Environmental Protection Agency (EPA) Director Scott Pruitt was finally made to face the music in a congressional hearing last Thursday.
The beleaguered director faces more than his fair share of investigations, including his scandalous living accommodations in Capitol Hill and the installation of an illegal $43K soundproof phone booth in his office.
Representative Frank Pallone (D-NJ), head of the House Energy and Commerce Committee, led the charge against Pruitt and concluded that the EPA director is “undeserving of the public trust.”
In his relatively short tenure, Pruitt has been accused of irresponsible spending of taxpayer dollars on travel, giving exorbitant raises to his favorite staffers, directing EPA employees to use misleading language regarding human involvement in climate change, as well as the aforementioned phone booth and apartment issues.
It’s almost impressive how many scandals he’s been able to get himself involved in in such a relatively short time.
In true administration fashion, Pruitt resorted to the tried-and-true claim that the charges leveled against him are rooted in misinformation and misunderstandings.
“Facts are facts and fiction is fiction. And a lie doesn’t become truth just because it appears on the front page of the newspaper. Much of what has been targeted towards me and my team, has been half-truths, or at best stories that have been so twisted they do not resemble reality. I’m here and I welcome the chance to be here to set the record straight in these areas. But let’s have no illusions about what’s really going on here. Those who attacked the EPA and attacked me are doing so because they want to attack and derail the president’s agenda and undermine this administration’s priorities. I am simply not going to let that happen.” — Pruitt
When in doubt, turn the investigation back on the investigators and accuse them of interfering in the president’s agenda. After all, judging by the Arpaio and Libby situations, it could at least earn him a pardon.
Here are some highlights from Pruitt’s hearing:
REP. BEN RAY LUJÁN (D-NM): Just to be clear, do you run the EPA?
SCOTT PRUITT: I do.
REP. BEN RAY LUJÁN: Yes or no, are you responsible for the many, many scandals plaguing the EPA?
SCOTT PRUITT: I’ve responded to many of those questions here today, with facts and information.
REP. BEN RAY LUJÁN: Are you able to answer that in yes or no?
SCOTT PRUITT: That’s not a yes or no answer, Congressman.
REP. BEN RAY LUJÁN: It’s pretty simple that it’s a yes or no answer, here. There is clear concern with what has been happening, not just by the entire Congress. And I appreciate you being here today, but these questions need to be asked then answered.
SCOTT PRUITT: And we have answered them today.
REP. BEN RAY LUJÁN: And you are not the only one doing these ugly things, these horrific things, these scandal-plagued things in this administration. And I hope this is one of many hearings that this committee will have so we can get to the bottom of this and make sure taxpayers are made whole.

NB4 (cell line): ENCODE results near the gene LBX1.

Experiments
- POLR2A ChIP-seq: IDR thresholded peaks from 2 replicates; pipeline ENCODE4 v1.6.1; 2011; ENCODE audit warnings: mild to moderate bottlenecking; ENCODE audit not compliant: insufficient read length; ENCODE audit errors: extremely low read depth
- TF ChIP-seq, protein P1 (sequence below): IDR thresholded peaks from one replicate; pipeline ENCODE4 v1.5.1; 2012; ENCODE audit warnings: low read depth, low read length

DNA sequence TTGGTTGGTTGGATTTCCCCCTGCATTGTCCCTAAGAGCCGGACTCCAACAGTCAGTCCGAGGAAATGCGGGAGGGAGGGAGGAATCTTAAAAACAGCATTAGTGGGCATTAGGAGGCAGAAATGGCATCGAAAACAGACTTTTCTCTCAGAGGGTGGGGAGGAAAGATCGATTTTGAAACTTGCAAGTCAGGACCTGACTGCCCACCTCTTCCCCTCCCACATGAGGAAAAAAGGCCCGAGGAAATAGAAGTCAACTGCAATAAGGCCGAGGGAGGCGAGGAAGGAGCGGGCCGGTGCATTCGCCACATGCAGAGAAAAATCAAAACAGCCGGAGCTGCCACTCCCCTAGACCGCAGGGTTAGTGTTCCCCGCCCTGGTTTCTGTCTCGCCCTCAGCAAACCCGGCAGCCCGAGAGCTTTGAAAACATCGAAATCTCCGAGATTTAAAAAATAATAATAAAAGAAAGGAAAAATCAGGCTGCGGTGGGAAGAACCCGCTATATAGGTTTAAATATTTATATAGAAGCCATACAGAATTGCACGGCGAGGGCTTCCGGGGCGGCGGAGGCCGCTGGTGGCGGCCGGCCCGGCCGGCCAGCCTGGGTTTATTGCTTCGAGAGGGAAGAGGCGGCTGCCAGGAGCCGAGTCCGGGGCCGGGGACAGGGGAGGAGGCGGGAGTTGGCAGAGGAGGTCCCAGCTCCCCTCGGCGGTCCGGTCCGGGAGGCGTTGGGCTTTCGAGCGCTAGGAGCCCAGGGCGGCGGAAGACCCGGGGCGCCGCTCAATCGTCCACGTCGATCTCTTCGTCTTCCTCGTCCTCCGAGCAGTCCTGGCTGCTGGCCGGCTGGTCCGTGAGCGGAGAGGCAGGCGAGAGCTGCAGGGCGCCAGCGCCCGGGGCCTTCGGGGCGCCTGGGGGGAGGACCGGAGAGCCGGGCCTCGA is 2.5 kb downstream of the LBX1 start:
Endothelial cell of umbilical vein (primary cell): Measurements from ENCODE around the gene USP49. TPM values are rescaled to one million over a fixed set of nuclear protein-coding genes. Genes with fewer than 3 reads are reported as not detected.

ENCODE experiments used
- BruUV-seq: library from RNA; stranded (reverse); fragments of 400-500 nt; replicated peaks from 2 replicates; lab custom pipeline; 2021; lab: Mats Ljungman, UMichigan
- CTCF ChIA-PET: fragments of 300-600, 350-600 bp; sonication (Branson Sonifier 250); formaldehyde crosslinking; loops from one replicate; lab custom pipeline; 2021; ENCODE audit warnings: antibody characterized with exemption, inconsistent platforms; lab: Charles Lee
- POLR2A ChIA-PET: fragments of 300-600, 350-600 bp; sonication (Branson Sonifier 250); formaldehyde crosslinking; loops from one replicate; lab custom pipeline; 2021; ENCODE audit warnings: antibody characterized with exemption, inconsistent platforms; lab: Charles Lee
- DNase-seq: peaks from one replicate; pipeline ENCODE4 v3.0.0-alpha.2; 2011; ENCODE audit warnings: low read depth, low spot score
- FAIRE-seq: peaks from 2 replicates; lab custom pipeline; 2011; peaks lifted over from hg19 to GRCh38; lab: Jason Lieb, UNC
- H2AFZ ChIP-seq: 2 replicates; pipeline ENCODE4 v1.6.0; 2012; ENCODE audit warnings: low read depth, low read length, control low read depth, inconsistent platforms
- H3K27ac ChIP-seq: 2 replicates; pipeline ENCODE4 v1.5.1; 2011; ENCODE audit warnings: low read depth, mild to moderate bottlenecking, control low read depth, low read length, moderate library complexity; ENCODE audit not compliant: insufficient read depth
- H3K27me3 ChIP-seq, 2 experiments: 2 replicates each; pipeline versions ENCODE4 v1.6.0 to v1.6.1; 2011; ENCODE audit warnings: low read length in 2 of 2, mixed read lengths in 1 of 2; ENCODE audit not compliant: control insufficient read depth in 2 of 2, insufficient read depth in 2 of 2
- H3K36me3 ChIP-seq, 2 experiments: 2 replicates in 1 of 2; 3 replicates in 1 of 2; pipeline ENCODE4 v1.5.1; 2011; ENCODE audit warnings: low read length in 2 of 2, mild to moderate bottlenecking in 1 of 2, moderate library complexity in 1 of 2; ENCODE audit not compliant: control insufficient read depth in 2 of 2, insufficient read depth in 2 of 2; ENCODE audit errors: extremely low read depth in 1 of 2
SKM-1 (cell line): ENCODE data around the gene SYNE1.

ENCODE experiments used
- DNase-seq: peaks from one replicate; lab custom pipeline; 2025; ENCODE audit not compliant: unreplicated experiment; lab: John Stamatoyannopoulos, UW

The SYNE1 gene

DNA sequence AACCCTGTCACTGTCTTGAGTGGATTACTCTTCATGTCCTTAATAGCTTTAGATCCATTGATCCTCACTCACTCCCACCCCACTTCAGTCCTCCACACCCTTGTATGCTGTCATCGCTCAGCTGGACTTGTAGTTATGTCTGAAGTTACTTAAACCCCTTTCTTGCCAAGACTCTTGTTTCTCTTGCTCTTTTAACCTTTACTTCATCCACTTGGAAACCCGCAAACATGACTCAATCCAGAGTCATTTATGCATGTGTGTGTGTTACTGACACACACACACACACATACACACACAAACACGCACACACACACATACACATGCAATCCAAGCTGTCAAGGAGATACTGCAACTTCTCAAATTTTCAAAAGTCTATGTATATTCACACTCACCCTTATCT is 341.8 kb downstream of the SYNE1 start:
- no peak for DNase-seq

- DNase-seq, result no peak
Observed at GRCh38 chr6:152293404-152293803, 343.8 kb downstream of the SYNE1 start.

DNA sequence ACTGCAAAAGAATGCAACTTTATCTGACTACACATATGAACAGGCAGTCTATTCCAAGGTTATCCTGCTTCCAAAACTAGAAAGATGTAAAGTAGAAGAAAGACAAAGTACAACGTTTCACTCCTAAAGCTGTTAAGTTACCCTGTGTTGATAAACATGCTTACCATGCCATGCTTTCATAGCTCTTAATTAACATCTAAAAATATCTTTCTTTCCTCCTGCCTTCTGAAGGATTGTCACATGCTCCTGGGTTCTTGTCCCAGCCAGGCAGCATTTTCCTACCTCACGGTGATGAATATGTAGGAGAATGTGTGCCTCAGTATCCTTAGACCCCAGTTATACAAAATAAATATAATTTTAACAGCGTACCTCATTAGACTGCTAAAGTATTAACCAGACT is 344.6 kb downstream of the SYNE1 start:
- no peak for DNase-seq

REP. TONY CARDENAS (D-CA): OK, so you’re not taking responsibility for the $43,000 that was spent on your office? You’re saying that staff did it without your knowledge?
SCOTT PRUITT: Career individuals at the agency took that process through and signed off on it all the way through.
REP. TONY CARDENAS: OK, so you were not involved in that is what you’re saying?
SCOTT PRUITT: I was not involved in the approval of the $43,000, and if I had known about it, Congressman, I would have refused it.
REP. FRANK PALLONE (D-NJ): In October 2017, right before EPA abandoned the rule-making, Drew Wynne, a 31-year-old small business owner in South Carolina, died while using methylene chloride. Drew’s brother is here today, and I want to thank him for traveling here from South Carolina and continuing to advocate for a ban of this deadly chemical. Were you or others at EPA aware of Drew Wynne’s death when the agency abandoned the ban of this deadly chemical? Yes or no—were you aware of his death?
SCOTT PRUITT: I think it’s important, Congressman, to know that we have a proposed ban in place that is being considered that we’re taking comments on. We haven’t finished that process.
REP. FRANK PALLONE: Yeah. Well, obviously, you’re not going to admit whether you know about Drew’s death. Unfortunately, in February, another 31-year-old man, Joshua Atkins, died using a methylene chloride paint stripper to refinish his bike. I learned about Joshua from his mother, Lauren, who sent me a deeply touching letter. And I would ask unanimous consent, Mr. Chairman, to put that letter into the record, in which she states her hope that her son will be the last to die from this chemical.
UNKNOWN: Can we make sure we see the letter?
REP. FRANK PALLONE: Yes, I’ll give it to you right now, Mr. Chairman. Again, Mr. Pruitt, your deregulatory agenda costs lives. Real people with names, with brothers, with mothers. You have the power to finalize the ban of methylene chloride now and prevent more deaths, but you haven’t done it. Do you have anything to say to these families at this point?
SCOTT PRUITT: Congressman, as I was trying to indicate earlier, there is a proposed ban in place that we took comment on, that we are reviewing presently. There has been no decision at this time.
REP. FRANK PALLONE: All right. Well, obviously you have nothing to say to these families. Look, you say you’re going to do something, but these chemicals are still on the shelves.
For a great recap of the hearing and an in-depth discussion of its implications, listen to DemocracyNow!’s interview with Emily Atkin, writer for The New Republic, and Michael Brune, executive director of the Sierra Club.